I've been working in this field for ten years, and this page's content has been the most challenging to write (and so it spilled over into a blogpost). Probably because the parenting role for many, myself included, is simply one of the most important, harrowing, and rewarding roles we can play. Counseling adults with depression when I'm sad, or people with panic disorders or mood swings when I'm off kilter myself, or couples with relationship stress when mine isn't working so well... These efforts have been challenging but manageable. Therapists know the drill. Our training and aspirations have us pretty well-adjusted, let's hope, and so we are able to leave our personal strife mostly at home and bring our very best energy and discernment to clients and their troubles.
But for me, counseling parents or teens when my relationships with my daughters were at their worst would've been nearly impossible to do with adequate confidence, so I didn't begin working with parents and adolescents on their specific challenges until a few years ago. That is to say, somewhere along the way, my daughters and I arrived at something we regard as a pretty strong and wonderful relationship, and the more we practice the things that make it so, the more stable and loving it becomes, and the more confident I feel guiding others on this particularly sacred and sometimes damn scary journey.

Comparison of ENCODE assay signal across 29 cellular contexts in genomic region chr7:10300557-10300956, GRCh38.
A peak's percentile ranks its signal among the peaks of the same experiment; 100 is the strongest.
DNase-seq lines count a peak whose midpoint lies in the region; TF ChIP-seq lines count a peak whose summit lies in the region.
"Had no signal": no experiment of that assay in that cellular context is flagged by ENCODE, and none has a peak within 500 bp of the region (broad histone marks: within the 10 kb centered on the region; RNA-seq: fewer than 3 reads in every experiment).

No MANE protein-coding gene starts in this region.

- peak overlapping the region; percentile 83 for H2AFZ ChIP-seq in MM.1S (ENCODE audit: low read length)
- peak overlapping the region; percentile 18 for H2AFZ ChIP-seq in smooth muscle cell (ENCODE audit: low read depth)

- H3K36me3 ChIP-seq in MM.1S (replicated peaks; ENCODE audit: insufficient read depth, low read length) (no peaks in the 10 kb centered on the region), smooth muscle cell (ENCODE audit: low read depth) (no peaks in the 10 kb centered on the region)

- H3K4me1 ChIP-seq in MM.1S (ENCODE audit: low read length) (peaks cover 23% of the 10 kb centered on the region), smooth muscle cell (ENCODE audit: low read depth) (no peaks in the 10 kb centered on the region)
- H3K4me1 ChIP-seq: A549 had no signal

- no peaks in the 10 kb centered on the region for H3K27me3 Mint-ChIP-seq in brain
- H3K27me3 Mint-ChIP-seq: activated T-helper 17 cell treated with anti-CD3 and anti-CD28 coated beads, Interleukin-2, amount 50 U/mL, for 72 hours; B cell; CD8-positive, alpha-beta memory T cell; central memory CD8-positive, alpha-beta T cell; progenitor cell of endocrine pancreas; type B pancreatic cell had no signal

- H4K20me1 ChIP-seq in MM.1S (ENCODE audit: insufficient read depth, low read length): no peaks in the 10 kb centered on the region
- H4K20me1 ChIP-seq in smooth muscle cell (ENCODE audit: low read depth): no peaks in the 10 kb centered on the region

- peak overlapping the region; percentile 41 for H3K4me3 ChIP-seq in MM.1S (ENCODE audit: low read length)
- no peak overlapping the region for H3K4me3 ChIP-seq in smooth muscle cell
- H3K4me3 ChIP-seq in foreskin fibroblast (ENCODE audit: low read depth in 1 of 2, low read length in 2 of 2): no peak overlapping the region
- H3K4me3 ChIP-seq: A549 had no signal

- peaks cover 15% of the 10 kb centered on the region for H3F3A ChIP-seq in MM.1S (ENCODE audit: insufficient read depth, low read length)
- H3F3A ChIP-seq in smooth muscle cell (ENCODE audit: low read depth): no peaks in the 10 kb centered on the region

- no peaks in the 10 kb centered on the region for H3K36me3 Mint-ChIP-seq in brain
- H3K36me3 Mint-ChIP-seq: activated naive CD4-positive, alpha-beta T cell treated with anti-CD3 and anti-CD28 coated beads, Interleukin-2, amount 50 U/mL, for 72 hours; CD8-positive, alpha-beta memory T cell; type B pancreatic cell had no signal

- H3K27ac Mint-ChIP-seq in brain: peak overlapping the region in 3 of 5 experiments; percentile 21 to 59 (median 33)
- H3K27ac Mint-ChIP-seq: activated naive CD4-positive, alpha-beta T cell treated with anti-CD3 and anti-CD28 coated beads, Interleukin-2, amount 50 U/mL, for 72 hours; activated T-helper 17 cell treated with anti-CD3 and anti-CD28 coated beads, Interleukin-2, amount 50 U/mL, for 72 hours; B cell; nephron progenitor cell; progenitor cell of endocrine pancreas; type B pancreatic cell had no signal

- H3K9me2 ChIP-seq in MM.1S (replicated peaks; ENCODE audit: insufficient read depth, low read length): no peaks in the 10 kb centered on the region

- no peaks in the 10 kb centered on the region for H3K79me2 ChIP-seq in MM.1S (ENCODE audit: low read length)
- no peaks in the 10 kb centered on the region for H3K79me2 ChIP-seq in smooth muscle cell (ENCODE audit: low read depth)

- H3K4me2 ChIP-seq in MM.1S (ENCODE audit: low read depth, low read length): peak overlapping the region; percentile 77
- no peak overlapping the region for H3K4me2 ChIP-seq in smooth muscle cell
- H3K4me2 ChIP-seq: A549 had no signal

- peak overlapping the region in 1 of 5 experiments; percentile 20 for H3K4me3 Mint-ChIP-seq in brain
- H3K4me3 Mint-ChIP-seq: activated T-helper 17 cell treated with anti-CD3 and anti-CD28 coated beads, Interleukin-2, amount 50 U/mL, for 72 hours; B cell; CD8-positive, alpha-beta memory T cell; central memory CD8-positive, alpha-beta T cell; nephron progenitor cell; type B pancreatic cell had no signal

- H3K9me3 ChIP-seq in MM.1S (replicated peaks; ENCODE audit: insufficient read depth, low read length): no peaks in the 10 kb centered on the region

Here is a double edged sword that I bring to any work I do with parents and that infuses my work with teens:
If we really want to know our children, if we really desire genuine, open communication with them, we have got to be brave enough not to shut the doors on the particular content that scares or offends us, which includes not overemphasizing the pride-producing content we would prefer instead. We want them to be open with us, right? Then we must be unconditionally open to them and hear and hold whatever is likely already happening in their lives to make them unhappy and us worry — no more cherry-picking the good stuff over the bad. Doing so shuts doors, says we can't handle the anything and everything that we signed on to handle as parents, and really makes lame our expectation that our kids be able to handle themselves well in any circumstance if we can't do the same.
Both my daughters, now ages 21 and 19, have remarked that being able to bring the shameful painful hard stuff to me has been very important to their development of self-awareness and confidence. Where their experiences were offensive or foreign to me, where I really wanted to hold and honor only the good, I needed to lean in more, cut through my own preferences and aversions, so I could understand and respect their very personal logical ups and downs better, i.e., so that I could hold and honor their holding and honoring of all their experiences, period.
That took a lot of humility and courage on my part, to be honest. It was hard work to relax my need for my kids to be ok when they weren’t. But when I realized the mutual joy and benefit of learning who my kids really are and how they operate through their tough times — sometimes quite apart from who I am and how I operate — I found myself inviting rather than antagonizing their heartbreaks and confusion. These apparent negatives have an open invitation in our home to sit right alongside the accomplishments and insights and strengths, and to reveal themselves as equally important to development, and basically good and workable. They simply have to be.